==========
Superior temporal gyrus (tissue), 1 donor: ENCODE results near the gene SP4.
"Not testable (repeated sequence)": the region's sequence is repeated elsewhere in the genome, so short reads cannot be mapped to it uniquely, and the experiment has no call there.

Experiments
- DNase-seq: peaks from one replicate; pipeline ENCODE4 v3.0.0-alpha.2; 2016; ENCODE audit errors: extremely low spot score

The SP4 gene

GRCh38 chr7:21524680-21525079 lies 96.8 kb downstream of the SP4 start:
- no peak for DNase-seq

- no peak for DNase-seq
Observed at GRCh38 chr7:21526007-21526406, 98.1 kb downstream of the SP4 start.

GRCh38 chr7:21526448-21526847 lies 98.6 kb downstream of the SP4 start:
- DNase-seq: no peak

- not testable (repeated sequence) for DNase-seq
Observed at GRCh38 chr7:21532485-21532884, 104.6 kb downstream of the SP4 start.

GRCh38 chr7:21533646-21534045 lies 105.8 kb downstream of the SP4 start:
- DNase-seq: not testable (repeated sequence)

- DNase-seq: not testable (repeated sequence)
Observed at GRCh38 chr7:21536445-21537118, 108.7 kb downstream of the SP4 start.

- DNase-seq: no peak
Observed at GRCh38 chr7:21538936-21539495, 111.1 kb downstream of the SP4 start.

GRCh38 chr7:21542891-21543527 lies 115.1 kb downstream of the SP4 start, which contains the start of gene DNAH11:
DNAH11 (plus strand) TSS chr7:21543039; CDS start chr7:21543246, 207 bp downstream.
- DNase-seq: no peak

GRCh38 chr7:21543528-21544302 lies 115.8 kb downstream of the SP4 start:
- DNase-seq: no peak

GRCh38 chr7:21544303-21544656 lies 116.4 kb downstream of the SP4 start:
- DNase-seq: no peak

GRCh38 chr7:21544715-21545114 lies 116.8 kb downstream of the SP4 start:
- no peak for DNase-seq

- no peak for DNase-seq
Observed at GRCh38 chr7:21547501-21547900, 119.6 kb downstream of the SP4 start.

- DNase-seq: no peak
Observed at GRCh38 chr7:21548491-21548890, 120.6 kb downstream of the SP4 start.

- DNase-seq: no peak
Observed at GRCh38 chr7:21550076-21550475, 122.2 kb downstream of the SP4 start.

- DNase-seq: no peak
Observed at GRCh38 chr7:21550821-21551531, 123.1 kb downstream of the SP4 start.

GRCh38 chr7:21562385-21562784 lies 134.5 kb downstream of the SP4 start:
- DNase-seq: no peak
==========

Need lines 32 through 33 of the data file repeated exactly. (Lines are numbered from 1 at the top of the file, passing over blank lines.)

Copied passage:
Observed at GRCh38 chr7:21548491-21548890, 120.6 kb downstream of the SP4 start.

- DNase-seq: no peak